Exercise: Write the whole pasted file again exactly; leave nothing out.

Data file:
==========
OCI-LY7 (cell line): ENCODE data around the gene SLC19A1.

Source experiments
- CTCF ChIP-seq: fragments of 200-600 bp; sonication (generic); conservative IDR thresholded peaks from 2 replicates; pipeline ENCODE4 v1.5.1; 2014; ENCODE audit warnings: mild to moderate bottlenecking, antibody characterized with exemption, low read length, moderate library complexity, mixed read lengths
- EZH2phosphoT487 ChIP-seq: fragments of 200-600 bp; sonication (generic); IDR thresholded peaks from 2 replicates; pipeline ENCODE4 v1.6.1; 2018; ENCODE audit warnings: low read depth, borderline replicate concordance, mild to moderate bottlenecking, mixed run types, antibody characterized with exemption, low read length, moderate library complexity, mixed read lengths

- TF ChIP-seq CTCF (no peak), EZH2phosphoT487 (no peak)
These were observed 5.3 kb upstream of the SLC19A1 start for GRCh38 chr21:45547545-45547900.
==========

OCI-LY7 (cell line): ENCODE data around the gene SLC19A1.

Source experiments
- CTCF ChIP-seq: fragments of 200-600 bp; sonication (generic); conservative IDR thresholded peaks from 2 replicates; pipeline ENCODE4 v1.5.1; 2014; ENCODE audit warnings: mild to moderate bottlenecking, antibody characterized with exemption, low read length, moderate library complexity, mixed read lengths
- EZH2phosphoT487 ChIP-seq: fragments of 200-600 bp; sonication (generic); IDR thresholded peaks from 2 replicates; pipeline ENCODE4 v1.6.1; 2018; ENCODE audit warnings: low read depth, borderline replicate concordance, mild to moderate bottlenecking, mixed run types, antibody characterized with exemption, low read length, moderate library complexity, mixed read lengths

- TF ChIP-seq CTCF (no peak), EZH2phosphoT487 (no peak)
These were observed 5.3 kb upstream of the SLC19A1 start for GRCh38 chr21:45547545-45547900.